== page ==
What is Angina?
Angina occurs when the arteries that supply the heart with blood become hardened and narrowed. This means they restrict the amount of blood getting to the heart. Chest pain may be felt during exertion, excitement or stress. An attack forces the person to rest and the pain should ease soon afterwards.
How do I recognise an angina attack?
- Persistent, vice-like central chest pain, which may spread to the jaw and down one or both arms.
- The pain eases with rest. If the pain doesn’t ease with rest, suspect a heart attack.
- Shortness of breath.
- Extreme tiredness which is often sudden.
- Feeling of anxiety.
What do I do if I suspect someone’s having an angina attack?
- Reassure the casualty.
- Make the casualty as comfortable as possible to ease the strain on their heart. The ‘W’ position can help: help them into a half sitting position, with their head and shoulders supported and knees bent. Place a cushion or similar under their bent knees if possible.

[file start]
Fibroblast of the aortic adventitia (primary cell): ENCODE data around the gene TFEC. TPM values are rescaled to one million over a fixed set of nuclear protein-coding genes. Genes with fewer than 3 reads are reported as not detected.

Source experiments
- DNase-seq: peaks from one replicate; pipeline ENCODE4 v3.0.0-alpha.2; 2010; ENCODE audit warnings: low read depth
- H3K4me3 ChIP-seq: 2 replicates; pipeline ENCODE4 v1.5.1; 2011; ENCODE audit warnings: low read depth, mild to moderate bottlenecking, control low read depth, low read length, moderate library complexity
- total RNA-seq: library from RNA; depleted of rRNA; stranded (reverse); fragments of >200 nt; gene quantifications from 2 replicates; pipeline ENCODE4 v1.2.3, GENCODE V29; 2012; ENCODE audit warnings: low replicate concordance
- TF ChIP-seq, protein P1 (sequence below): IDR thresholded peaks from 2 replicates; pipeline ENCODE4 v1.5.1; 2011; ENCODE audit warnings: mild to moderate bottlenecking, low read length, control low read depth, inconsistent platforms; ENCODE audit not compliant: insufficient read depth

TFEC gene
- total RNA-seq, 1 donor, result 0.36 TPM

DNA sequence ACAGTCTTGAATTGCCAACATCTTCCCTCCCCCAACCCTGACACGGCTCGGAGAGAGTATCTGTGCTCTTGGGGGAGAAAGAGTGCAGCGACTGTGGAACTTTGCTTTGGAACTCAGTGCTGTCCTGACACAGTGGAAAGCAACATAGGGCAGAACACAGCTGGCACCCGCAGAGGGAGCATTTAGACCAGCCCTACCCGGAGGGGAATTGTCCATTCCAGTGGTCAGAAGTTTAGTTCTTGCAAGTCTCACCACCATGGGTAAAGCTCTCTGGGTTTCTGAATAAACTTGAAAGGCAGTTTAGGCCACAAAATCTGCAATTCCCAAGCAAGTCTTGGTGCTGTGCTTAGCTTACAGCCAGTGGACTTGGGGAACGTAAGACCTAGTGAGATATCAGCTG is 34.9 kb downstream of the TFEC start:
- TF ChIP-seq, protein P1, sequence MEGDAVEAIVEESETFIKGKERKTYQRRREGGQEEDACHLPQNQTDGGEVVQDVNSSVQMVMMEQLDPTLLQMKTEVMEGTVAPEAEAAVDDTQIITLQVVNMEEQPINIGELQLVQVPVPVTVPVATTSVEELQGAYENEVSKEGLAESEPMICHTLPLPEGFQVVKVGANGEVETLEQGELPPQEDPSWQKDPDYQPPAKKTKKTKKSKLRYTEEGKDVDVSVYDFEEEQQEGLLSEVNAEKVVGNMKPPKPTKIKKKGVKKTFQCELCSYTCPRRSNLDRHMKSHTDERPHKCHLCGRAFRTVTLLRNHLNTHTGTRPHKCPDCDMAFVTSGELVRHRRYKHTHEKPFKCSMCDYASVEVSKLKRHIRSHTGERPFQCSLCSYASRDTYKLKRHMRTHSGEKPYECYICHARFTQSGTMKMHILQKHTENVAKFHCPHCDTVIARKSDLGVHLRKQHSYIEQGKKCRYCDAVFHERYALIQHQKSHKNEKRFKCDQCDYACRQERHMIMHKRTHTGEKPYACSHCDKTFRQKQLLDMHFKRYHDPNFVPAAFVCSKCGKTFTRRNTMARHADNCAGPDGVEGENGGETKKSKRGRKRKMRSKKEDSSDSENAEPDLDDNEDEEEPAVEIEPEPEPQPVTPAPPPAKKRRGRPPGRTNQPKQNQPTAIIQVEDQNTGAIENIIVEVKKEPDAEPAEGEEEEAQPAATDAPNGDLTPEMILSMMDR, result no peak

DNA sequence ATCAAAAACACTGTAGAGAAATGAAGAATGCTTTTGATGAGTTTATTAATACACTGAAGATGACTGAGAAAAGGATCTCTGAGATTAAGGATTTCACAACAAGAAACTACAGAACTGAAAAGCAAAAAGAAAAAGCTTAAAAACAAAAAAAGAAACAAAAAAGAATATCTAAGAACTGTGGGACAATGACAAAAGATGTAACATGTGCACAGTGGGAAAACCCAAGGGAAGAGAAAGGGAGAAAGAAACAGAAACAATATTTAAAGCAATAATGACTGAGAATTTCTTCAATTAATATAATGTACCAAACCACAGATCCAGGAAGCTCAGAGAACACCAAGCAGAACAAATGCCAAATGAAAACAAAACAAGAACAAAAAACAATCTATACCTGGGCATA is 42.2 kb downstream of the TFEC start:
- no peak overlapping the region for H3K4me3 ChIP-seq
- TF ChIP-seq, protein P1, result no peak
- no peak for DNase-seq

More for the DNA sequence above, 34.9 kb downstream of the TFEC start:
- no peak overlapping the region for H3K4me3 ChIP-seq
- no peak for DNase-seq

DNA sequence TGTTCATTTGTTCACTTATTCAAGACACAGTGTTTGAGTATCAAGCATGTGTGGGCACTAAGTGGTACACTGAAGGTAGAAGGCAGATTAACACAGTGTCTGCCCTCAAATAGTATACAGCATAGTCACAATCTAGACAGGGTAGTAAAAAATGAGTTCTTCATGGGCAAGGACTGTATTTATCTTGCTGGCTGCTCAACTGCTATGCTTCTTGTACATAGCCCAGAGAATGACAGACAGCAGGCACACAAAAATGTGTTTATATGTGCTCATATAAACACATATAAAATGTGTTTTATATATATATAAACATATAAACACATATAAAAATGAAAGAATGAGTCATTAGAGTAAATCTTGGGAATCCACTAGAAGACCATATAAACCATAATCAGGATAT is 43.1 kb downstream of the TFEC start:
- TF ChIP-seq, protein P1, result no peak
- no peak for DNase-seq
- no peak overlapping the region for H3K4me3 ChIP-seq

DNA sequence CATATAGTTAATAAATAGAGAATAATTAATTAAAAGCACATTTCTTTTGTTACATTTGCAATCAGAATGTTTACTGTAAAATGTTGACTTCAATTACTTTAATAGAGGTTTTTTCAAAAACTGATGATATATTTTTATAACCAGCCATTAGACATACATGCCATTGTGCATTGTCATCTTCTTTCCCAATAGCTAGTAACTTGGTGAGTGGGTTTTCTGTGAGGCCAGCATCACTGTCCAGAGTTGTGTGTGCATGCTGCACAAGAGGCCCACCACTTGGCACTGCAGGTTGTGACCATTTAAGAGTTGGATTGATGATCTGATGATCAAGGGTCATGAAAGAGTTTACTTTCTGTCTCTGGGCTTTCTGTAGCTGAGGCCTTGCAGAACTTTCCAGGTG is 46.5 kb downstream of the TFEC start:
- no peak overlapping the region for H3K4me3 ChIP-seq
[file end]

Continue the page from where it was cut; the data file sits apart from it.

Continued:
- Ask the casualty whether they have angina and whether they have any medication for it.
- If the casualty has medication for angina, such as a spray, encourage them to use it. Help them if necessary.
- If the pain subsides after rest/and/or medication, the casualty may not need further medical assistance.
- If the casualty is concerned, they could seek medical advice.
- If the pain persists or returns, suspect a heart attack.
Learn more about angina here:
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